There are few areas of employment law more in flux (and vexing to lawyers) than that surrounding the enforcement of termination clauses. Part of the frustration is when the Courts provide seemingly contradictory messages on whether termination clauses will be upheld. In January 2017 alone, the Ontario Superior Court of Justice released two decisions that appear, on their face, to be somewhat at odds.
When a company promotes an employee, the employer should provide the employee with a new contract to sign prior to allowing the employee to commence his or her duties. In that way, the company is providing the employee with “fresh consideration” to make the contract enforceable. Consideration is the legal word for the exchange of something of value to make contracts enforceable and in a promotion it takes the form of the increased salary that comes with the new job. If the company allows the employee to be promoted and then has the employee sign an employment contract after the promotion has already taken place, there is a chance the employee can argue the terms of the contract that were not discussed pre–promotion should not be enforced for lack of fresh consideration rendering the terms of the contract unenforceable.
In recent years, there have been many decisions on the enforceability and interpretation of termination clauses in employment contracts—which employers and their legal counsel read with both interest and apprehension. The Nova Scotia Supreme Court has now weighed in on the debate.
It appears that the saga of judicial interpretation and consideration of termination clauses will continue, with predictably unpredictable results. Courts will enforce termination clauses that limit an individual’s entitlement to notice of dismissal, but the onus will be on the employer to show that the clause should be enforced.
This decision is another reminder to employers to ensure that termination clauses provide for all entitlements prescribed by the Employment Standards Act in order for them to be considered valid and enforceable. The company in this case should never have carved out its obligation to provide statutory Severance Pay.
The issue of whether termination clauses contained within employment agreements will be enforceable is one that routinely arises. As I have discussed on many occasions, many employers weaken their legal position by entering into a verbal agreement, or presenting an “offer letter”, and then subsequently asking their new employee to sign a far more detailed employment agreement that is designed solely for the benefit of the employer.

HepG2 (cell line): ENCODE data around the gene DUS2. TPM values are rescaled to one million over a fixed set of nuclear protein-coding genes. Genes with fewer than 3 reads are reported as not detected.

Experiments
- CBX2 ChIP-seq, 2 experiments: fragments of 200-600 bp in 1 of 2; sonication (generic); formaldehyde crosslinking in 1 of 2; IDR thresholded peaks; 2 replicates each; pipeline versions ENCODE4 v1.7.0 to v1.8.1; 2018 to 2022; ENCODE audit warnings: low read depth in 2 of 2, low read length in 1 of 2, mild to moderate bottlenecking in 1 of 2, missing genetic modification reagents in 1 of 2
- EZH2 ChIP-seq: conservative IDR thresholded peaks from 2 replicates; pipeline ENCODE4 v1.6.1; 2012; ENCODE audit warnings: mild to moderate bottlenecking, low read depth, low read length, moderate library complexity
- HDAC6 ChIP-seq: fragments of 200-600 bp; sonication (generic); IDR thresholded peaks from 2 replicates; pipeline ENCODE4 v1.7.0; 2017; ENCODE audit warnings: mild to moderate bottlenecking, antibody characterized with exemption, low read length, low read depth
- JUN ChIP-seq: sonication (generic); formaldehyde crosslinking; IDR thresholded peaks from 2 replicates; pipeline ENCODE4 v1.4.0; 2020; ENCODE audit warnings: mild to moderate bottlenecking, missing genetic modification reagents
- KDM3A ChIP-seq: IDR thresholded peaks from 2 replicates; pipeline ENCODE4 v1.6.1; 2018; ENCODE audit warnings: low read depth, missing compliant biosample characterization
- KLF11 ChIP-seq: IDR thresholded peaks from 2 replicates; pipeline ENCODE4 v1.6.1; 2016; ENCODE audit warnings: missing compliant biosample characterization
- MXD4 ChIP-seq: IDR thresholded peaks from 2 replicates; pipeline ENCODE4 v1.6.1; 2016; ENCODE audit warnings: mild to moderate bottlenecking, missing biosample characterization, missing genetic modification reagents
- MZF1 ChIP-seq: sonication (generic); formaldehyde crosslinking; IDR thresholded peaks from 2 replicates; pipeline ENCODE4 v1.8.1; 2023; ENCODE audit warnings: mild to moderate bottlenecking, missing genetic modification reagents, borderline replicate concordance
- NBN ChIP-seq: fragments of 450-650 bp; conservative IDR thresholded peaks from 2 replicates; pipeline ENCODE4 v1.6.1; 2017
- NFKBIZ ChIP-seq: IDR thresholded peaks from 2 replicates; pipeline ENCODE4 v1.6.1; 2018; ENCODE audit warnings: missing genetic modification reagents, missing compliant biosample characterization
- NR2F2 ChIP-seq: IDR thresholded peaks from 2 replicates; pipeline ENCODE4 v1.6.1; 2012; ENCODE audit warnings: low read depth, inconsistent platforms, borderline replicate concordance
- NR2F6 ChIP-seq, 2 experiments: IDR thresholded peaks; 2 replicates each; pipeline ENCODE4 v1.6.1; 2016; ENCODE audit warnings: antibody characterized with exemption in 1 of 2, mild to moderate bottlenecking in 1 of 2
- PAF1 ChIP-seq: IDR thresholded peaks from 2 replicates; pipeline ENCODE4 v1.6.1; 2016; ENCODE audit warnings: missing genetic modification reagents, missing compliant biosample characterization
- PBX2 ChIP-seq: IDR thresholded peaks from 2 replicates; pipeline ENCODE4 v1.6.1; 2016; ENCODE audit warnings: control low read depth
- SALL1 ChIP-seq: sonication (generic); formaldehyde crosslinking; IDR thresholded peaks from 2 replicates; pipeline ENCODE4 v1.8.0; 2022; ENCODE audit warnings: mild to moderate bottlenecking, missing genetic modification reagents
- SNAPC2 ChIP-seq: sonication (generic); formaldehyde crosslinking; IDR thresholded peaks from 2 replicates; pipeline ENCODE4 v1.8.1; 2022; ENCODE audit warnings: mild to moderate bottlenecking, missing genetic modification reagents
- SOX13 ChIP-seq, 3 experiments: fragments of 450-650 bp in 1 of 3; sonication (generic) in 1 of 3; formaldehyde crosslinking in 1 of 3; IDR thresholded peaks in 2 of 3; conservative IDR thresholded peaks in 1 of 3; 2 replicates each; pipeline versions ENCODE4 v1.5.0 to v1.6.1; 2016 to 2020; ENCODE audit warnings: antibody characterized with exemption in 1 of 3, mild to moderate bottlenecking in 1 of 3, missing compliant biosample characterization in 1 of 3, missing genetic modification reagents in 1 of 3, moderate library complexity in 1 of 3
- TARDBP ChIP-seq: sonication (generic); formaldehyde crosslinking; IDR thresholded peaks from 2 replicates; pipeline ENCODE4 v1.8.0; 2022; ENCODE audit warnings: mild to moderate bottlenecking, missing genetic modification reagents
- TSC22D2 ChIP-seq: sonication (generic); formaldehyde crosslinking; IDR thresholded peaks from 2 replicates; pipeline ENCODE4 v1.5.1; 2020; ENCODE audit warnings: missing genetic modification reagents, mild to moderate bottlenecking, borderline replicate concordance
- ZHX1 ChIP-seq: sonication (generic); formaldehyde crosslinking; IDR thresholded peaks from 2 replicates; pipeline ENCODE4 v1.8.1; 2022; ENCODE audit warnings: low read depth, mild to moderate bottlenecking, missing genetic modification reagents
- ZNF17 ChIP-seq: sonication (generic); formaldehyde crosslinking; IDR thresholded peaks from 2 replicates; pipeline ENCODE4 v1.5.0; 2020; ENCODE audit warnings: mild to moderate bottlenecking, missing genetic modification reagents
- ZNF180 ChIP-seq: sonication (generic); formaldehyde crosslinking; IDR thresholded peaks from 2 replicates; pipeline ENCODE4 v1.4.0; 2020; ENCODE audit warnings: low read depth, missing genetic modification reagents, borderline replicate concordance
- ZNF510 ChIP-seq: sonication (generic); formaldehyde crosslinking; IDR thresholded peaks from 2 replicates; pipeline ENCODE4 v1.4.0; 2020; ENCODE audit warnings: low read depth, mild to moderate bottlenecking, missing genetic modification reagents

With 2015 just around the corner, it is useful to reflect on the year that has just past and is coming to a close. 2014 had a number of significant employment law developments and below we have…
The Employment Standards Act in Ontario is legislation designed to protect the rights of all workers in the province. Under section 3, the Act specifies that it applied to any employee in the Province of Ontario, or any employee who is performing work outside of Ontario that is “…continuance of work performed in Ontario.” The Act contains numerous protections for Ontario employees, such as limiting the maximum hours of work in a week, providing an entitlement to overtime pay, and creating entitlements such as parental leave, vacation and personal leave. The Act also provides for the employee’s rights in the event of a termination of employment. Many employers have perceived these entitlements as onerous in some circumstances. In order to attempt to avoid such payments, or other obligations under the Act, employers have sought to have employees sign contracts containing provisions which purport to surrender the employee’s rights under the Act. This is generally referred to as “contracting out”.
A recent judgment of the New Brunswick Court of Appeal has once again affirmed the importance of carefully drafting termination clauses in employment contracts. In this case, the Court upheld a trial judgment that a termination clause which purported to limit the employee’s notice entitlement to 20 days was not enforceable. The Court of Appeal’s […]
Those of us that practice employment law understand that our Courts will not hesitate to deem a termination clause in an employment agreement unenforceable if they are provided with a reasonable basis upon which to do so. In recent times, we have seen two noteworthy cases that have dealt with termination clauses and been decided in favour of the employee. Employers and their counsel should be mindful of these cases as they implement employment agreements, if they hope to be able to rely upon them.